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Joshua Katuri, Jessica Wong, Nghi Tran, Sejal Lahoti, Huy Nguyen, Richard Jones; Ophthalmology resident on-call performance at a tertiary referral center in Texas. Invest. Ophthalmol. Vis. Sci. 2021;62(8):2663.
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Post-clinic emergency room and inpatient ophthalmic consultations ("on call") allow unique insights due to increased resident autonomy. We use these encounters to evaluate resident performance in relation to multiple systemic variables to help optimize training and patient care.
A retrospective study used electronic medical records to collect logistics, clinical data, and resident variables for resident on-call encounters between 7/2019 – 7/2020. Resident data was anonymized and initial encounters were compared with serial follow-up visits for accuracy. Performance was scored by a modified ACR RADPEER system of review. Diagnostic accuracy = 0/1. Diagnostic difficulty = 1/2/3. Management accuracy = 0/1. Management difficulty = 1/2/3, where 2 should involve a senior resident and 3 should involve faculty. Disposition appropriateness = 0/1. Adverse outcome = 0/1 if results were secondary to management and disposition appropriateness.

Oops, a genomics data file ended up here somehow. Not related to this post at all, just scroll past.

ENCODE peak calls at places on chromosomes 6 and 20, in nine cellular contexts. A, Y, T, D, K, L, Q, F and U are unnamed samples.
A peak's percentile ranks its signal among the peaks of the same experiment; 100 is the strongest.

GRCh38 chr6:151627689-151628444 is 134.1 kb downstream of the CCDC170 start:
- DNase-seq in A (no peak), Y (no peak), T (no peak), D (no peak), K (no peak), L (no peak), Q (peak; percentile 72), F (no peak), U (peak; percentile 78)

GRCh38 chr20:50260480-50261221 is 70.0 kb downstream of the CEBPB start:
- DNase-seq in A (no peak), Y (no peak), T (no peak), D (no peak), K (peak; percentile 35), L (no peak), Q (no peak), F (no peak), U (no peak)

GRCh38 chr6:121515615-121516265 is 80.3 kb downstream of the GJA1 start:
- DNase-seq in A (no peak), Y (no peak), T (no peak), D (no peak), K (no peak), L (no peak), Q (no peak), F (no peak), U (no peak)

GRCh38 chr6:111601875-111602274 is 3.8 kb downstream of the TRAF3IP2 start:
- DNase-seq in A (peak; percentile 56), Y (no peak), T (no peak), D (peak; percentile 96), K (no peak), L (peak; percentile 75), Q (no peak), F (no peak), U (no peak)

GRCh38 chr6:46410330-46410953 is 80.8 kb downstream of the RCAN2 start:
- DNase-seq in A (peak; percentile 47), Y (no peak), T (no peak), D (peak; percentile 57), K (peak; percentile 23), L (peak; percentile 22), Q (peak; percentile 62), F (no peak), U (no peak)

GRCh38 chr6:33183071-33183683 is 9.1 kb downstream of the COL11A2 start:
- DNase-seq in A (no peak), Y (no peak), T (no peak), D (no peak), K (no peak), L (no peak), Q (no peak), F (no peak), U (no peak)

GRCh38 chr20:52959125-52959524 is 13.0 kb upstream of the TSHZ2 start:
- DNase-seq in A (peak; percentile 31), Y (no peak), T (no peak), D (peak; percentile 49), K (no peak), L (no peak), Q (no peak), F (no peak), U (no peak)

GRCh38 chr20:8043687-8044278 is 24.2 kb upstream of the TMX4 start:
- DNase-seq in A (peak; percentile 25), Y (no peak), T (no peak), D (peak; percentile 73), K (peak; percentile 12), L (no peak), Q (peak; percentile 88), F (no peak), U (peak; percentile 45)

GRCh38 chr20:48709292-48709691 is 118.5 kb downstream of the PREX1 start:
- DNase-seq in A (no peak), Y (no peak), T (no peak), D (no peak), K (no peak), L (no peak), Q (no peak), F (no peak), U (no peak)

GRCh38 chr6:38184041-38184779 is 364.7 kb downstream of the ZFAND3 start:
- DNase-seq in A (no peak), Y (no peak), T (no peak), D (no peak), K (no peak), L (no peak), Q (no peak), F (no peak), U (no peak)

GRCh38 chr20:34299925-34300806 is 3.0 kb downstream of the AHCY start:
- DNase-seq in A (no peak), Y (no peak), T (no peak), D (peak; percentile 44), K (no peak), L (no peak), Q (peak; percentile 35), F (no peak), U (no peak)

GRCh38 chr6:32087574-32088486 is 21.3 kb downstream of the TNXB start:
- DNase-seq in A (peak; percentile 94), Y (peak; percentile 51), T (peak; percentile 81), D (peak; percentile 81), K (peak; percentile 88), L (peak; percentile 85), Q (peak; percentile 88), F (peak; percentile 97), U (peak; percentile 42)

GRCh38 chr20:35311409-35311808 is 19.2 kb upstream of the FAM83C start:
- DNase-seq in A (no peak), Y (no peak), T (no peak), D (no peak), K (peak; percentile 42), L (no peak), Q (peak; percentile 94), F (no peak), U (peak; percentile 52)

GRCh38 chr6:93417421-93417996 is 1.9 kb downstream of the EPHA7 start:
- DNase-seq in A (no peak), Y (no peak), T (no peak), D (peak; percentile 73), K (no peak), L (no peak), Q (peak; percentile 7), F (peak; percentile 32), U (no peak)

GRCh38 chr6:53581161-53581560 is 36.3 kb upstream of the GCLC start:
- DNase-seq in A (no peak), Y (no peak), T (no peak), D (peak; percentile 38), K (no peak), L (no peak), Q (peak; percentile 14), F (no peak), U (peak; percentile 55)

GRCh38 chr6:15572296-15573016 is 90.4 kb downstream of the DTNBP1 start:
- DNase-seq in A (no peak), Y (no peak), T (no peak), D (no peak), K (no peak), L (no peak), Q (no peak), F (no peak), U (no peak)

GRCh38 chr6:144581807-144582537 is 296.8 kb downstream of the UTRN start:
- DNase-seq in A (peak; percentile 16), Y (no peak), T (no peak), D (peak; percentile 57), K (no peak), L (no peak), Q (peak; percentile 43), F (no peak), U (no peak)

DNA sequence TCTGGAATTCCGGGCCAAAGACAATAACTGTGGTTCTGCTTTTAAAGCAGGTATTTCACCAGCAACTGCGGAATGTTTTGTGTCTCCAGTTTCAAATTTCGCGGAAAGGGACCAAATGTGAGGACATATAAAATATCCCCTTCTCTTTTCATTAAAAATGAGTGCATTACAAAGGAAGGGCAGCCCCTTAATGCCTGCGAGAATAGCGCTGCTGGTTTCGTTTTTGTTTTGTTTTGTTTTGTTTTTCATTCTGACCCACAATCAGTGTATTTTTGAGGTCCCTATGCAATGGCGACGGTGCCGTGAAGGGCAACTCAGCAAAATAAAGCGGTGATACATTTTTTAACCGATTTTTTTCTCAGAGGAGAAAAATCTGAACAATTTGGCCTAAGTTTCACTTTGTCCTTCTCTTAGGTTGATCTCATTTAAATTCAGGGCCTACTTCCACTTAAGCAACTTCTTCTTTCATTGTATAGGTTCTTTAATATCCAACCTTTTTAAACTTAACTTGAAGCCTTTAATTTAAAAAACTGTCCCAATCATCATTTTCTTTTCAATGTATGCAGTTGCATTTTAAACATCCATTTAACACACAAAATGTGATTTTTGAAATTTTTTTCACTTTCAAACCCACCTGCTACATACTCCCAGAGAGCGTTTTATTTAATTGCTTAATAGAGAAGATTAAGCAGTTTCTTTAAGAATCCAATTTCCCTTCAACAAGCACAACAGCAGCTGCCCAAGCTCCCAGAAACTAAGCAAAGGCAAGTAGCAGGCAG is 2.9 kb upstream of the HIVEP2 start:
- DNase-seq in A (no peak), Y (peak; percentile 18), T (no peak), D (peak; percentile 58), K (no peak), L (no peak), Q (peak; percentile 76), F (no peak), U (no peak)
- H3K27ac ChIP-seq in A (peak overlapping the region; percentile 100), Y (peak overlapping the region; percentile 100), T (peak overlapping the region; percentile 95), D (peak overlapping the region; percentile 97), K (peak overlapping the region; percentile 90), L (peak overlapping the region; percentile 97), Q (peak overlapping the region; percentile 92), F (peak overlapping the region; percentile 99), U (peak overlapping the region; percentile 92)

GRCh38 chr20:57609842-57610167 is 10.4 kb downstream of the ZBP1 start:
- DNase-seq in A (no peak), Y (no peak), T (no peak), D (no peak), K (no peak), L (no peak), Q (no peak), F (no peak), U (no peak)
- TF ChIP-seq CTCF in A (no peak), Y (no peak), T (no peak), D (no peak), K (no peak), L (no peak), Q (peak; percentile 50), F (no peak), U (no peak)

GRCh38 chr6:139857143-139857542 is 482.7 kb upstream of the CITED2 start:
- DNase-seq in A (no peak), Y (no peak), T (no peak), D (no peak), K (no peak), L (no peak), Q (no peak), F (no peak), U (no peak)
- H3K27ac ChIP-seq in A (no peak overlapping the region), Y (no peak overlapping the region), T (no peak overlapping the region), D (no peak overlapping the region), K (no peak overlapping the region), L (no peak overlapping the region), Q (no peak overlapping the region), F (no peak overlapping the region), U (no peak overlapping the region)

209 of 501 encounters had serial follow-up data to use for grading. 23/501 patients were triaged to a later clinic appointment without direct encounter. 9/209 patients followed up 7.1±6.8 days after indirect encounters. Of the 200 direct encounters (difficulty 1.6±0.7), 191 diagnoses were accurate (difficulty 1.6±0.6). 9 were inaccurate (difficulty 2.2±0.8) and encountered a late PGY-2 on average. 2/11 inaccurate diagnoses led to suboptimal management, although both had appropriate follow-up triage and no adverse outcomes. 194/200 had appropriate initial management (difficulty 1.7±0.7). 6/200 were suboptimal (difficulty 1.8±0.4) and encountered a late PGY-2 on average but had no adverse outcomes. 199/200 had appropriate disposition (location and duration). 3/209 were marked as adverse outcomes, one from each level of training: 2 were from delayed IOP management and 1 was a mistriage based on ED staff evaluation.
Sub-optimal performances occurred infrequently in our current redundancy-designed safety escalation system. Performance scores did not statistically vary with different residents, clinical difficulty, or call logistics. Due to appropriate follow-up, suboptimal performances were not associated with worse visual outcomes, but rare cases show the need for prudent high IOP management and reliable ED physician sign out of ocular vitals.
This is a 2021 ARVO Annual Meeting abstract.
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